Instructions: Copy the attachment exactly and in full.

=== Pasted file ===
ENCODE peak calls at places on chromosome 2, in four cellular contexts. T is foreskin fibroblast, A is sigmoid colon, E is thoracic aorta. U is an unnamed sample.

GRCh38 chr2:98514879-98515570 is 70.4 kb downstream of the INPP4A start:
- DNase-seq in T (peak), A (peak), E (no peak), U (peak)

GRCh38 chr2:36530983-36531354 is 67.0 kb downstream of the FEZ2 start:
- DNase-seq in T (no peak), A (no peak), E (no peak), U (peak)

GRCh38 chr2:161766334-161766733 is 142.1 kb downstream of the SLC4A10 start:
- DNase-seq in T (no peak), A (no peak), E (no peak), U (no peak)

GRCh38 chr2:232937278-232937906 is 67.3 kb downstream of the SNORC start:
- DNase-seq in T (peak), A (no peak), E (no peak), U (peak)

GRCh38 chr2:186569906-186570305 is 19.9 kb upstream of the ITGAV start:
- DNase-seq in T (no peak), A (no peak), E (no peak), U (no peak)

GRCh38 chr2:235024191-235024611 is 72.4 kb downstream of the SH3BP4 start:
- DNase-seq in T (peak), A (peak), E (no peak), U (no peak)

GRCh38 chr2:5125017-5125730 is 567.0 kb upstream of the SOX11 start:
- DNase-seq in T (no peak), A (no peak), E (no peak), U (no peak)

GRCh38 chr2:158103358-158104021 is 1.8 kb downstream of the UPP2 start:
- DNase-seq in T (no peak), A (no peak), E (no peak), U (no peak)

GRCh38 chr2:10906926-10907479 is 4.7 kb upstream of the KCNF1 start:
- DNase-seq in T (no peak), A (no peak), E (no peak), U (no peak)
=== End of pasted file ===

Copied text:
ENCODE peak calls at places on chromosome 2, in four cellular contexts. T is foreskin fibroblast, A is sigmoid colon, E is thoracic aorta. U is an unnamed sample.

GRCh38 chr2:98514879-98515570 is 70.4 kb downstream of the INPP4A start:
- DNase-seq in T (peak), A (peak), E (no peak), U (peak)

GRCh38 chr2:36530983-36531354 is 67.0 kb downstream of the FEZ2 start:
- DNase-seq in T (no peak), A (no peak), E (no peak), U (peak)

GRCh38 chr2:161766334-161766733 is 142.1 kb downstream of the SLC4A10 start:
- DNase-seq in T (no peak), A (no peak), E (no peak), U (no peak)

GRCh38 chr2:232937278-232937906 is 67.3 kb downstream of the SNORC start:
- DNase-seq in T (peak), A (no peak), E (no peak), U (peak)

GRCh38 chr2:186569906-186570305 is 19.9 kb upstream of the ITGAV start:
- DNase-seq in T (no peak), A (no peak), E (no peak), U (no peak)

GRCh38 chr2:235024191-235024611 is 72.4 kb downstream of the SH3BP4 start:
- DNase-seq in T (peak), A (peak), E (no peak), U (no peak)

GRCh38 chr2:5125017-5125730 is 567.0 kb upstream of the SOX11 start:
- DNase-seq in T (no peak), A (no peak), E (no peak), U (no peak)

GRCh38 chr2:158103358-158104021 is 1.8 kb downstream of the UPP2 start:
- DNase-seq in T (no peak), A (no peak), E (no peak), U (no peak)

GRCh38 chr2:10906926-10907479 is 4.7 kb upstream of the KCNF1 start:
- DNase-seq in T (no peak), A (no peak), E (no peak), U (no peak)